Monday, 3 October 2011

Where are the feisty women? not in the House of Commons.

The season of party political conferences has been upon us in the UK and I am concerned by the lack of female influence in real terms or of any charismatic feminine role models to inspire us. Labour talks the talk but seems to promote vaguely ridiculous women, the Tories seem to be an all blokes club with no interest in women whatsoever and the Liberal party does not contain a single woman that I can actually recall or name. Where are our Hilary Clintons, Angela Merkels and Sarah Palins? It is not that we cannot produce strong female political characters, Margaret Thatcher, Barbara Castle, Nancy Astor and Mo Mowlam come to mind. I don’t necessarily appreciate the political views these women advanced but I respect them for at least being deeply attached to them.

Mo Mowlam
It is all highly depressing and I feel that I am not represented at all as not only a woman, but one who is single, of working class origins and in work.  When a female MP does get anywhere she is banging on about positive discrimination, maternity rights or (appallingly) attacking women’s reproductive freedoms.  I suppose we have Theresa May, an Oxbridge graduate who was a financial consultant, whatever that flaming is.  Yvette Cooper is married to a rather idiotic man.  The only woman in politics who seems to have gained the interest our prurient press in any of the conferences so far is the woman with the big boobs dancing with Keith Vaz MP.

The only woman at a political conference to catch the media's attention...
So who should represent me? Well there should be more women in parliament than men in a perfect world. Why? Well on the grounds of simple representational fairness: there are more of us.  I’d also like someone who has actually done a ‘proper’ job i.e. one has been a shop assistant, chef, mechanic, miner, driver or is ‘properly’ professional such as teacher, doctor, nurse or even at a push: lawyer. What I don’t mean is kind of consultant, PR wallah or professional lobbyist who are over-represented and quite frankly don’t tend to understand the realities of ordinary life in this country.  I’d prefer, even though I am Oxbridge myself, that they not be Oxbridge as again there are too many of them.  If  with Labour they should have been involved with a Union and should be drummed out of the party forthwith if they send their offspring to a private school, the very height of hypocrisy.

I certainly don’t have a problem at all with public school graduates themselves in politics but at the moment , again, they are grossly over represented within the power bases of all  the three major political parties. Preferably they should be older, let’s face it small children are (and should be) a major distraction.  Also age does bring experience and wisdom.  There are exceptions but exceptional people will shine. In terms of female politicians a stress on youthfulness is even more damaging, older women are often already often socially sidelined.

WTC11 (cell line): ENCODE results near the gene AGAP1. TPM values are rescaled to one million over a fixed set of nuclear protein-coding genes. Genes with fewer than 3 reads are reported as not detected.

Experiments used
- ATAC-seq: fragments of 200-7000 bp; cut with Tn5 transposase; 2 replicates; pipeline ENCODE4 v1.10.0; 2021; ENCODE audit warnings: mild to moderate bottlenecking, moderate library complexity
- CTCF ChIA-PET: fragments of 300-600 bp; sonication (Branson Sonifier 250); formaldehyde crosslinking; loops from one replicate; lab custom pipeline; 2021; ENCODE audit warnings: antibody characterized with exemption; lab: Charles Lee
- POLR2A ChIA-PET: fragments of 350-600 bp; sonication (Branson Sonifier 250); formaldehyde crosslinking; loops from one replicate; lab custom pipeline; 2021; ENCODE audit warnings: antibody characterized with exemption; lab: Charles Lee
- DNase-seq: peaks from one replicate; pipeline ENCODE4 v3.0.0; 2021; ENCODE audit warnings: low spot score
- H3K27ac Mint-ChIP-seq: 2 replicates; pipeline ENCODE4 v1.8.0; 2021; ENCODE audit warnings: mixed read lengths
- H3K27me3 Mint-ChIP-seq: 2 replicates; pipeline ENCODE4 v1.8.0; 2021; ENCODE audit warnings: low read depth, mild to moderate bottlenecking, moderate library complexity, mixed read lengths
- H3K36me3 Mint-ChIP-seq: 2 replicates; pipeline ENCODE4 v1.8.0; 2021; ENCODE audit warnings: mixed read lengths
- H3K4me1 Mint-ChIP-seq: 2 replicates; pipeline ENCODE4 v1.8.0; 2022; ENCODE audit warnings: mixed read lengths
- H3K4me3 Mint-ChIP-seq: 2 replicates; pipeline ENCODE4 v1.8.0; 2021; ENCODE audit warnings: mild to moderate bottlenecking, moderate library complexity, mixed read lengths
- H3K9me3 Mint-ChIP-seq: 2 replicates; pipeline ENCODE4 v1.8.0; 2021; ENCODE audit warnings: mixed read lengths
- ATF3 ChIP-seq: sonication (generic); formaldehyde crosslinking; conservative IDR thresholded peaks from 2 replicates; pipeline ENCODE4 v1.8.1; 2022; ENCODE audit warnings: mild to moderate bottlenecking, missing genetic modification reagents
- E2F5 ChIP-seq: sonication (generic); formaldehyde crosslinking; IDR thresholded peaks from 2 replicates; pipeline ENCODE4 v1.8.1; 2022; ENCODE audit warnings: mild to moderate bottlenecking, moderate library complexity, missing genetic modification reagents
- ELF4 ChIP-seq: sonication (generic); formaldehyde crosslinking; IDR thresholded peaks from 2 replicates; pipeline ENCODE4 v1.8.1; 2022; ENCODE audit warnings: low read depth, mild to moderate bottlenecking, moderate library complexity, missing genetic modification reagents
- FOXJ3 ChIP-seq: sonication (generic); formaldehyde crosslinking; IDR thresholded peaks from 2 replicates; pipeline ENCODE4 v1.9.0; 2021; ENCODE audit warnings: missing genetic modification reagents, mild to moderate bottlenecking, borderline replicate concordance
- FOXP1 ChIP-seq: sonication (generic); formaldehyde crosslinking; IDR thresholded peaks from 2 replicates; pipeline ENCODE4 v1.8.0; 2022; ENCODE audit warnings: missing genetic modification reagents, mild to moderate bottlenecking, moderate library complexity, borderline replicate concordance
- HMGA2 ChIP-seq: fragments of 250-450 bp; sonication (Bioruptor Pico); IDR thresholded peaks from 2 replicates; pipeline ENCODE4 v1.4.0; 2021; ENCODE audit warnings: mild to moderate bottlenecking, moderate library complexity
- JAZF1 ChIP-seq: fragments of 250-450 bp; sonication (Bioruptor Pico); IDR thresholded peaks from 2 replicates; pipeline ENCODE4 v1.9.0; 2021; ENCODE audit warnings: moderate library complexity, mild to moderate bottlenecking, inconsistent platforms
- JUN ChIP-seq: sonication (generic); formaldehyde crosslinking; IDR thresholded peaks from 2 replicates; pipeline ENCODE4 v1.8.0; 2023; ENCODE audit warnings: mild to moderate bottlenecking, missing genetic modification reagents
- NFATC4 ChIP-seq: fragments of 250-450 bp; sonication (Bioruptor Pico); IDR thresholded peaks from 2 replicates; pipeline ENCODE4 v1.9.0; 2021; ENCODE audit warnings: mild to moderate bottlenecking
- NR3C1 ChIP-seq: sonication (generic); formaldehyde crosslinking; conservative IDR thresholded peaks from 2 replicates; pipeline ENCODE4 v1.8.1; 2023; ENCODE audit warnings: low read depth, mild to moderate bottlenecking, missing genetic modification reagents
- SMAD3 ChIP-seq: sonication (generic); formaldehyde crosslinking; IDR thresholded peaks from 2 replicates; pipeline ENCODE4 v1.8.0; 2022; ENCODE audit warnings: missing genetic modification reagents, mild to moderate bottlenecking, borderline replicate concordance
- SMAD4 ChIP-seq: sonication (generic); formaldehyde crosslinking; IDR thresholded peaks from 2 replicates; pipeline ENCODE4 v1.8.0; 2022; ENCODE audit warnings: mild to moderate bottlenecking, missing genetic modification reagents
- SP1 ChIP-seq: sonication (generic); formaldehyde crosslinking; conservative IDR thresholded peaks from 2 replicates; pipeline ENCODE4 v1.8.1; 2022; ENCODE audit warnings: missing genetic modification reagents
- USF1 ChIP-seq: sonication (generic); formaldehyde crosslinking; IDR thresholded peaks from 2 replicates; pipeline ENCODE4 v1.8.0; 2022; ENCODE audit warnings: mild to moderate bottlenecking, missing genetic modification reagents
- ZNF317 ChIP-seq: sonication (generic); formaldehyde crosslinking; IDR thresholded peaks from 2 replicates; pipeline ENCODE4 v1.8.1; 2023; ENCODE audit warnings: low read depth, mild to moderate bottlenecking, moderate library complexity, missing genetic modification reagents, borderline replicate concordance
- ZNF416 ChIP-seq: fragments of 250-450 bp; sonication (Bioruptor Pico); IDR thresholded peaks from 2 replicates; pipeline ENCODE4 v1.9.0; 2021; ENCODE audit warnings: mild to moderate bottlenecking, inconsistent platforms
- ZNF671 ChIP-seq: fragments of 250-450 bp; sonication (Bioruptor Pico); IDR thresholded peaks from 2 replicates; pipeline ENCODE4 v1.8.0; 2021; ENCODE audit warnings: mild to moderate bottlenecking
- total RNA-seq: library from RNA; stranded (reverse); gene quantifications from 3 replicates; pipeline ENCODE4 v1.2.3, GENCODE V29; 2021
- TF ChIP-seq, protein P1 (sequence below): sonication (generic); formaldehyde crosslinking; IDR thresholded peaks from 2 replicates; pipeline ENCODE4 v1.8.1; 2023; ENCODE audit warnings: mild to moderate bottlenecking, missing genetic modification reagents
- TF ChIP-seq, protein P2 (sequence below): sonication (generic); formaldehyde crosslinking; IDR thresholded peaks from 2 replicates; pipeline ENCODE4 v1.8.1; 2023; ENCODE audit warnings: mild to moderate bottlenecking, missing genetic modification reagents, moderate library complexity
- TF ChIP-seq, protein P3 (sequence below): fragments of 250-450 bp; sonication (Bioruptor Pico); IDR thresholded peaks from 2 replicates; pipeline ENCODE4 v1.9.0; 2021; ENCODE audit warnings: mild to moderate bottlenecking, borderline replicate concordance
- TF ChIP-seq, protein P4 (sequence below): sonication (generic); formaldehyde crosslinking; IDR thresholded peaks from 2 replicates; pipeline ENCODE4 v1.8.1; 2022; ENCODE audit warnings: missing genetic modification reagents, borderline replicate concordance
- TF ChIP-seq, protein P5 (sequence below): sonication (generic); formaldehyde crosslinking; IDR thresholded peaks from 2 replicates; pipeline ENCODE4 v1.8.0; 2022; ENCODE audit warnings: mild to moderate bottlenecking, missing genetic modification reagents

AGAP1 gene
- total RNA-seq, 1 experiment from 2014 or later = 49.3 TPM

Although they are important issues female M.P’s should not ghettoise themselves by concentrating on  so called women's interests. Actually women care just as much about policing, defence, foreign policy and the economy, particularly the economy. When things go wrong with these they affect us as much, if not more severely than the male population.  It is absolutely sexist to expect female politicians to concentrate on these matters or to assume conversely that male politicians have no equally pronounced interest. Similarly the use of women politicians by the right to bolster pro-family policies is sly. We are all citizens, marriage and procreation should not attract extra rights, if anything the elderly deserve more attention as not only do they continue to pay taxes and have worked and done so for their entire lives in many cases but they are vulnerable. The elderly are also, incidentally, largely female. 

Barbara Castle: Civil Servant, ARP Warden, Journalist, Cabinet Minister

So here is my dream MP: Female, over 45, either no children or they have grown up. Experience in a real job, trade union background, not Oxbridge, never a consultant unless a Doctor. Would be nice to have an atheist but doesn’t really matter.  Fierce tendencies also desirable along with a sense of humour and zero tolerance of little-boy behaviour from slimy male politicians.  At present I am simply not being represented or served. This is my personal opinion and is of course from a socialist bias. But some of my favourite past ministers and MPs have not belonged to the Labour party. But at present I am dismayed by the army of smug twats dominating the place. What about you? any thoughts?


LollyWillowes said...

Once again, you take my thoughts and write them down, couldn't agree more. God forbid, though, we ever have a Sara Palin, I think I know what you mean when you mentioned her name among others, it's just that the foul creature gives me hives!

LandGirl1980 said...

Corker of a post!

D.G.K. said...

The sort of women that work in my office would fit your bill - worldly, entirely un-religious mothers with a bit of union and a bit of the head-cracking school mistress about them. Unfortunately, they're all much too practically-minded to be in politics; they couldn't function within the existing political class.

My ideal politician would be another extinct sort - the Palmerston or Curzon model of man that did what he knew would end up being good for his country. Not money, not his party, and never for his own public image. The 'Old' Tories and 'Old' Liberals broadly fitted that mould, a century ago - They did things according to their views for their country, rather than after the modern habit of doing things for the good of the agenda.

Anonymous said...

your ideal politician sounds uncannily like Julia Gillard, Australia's Prime Minister


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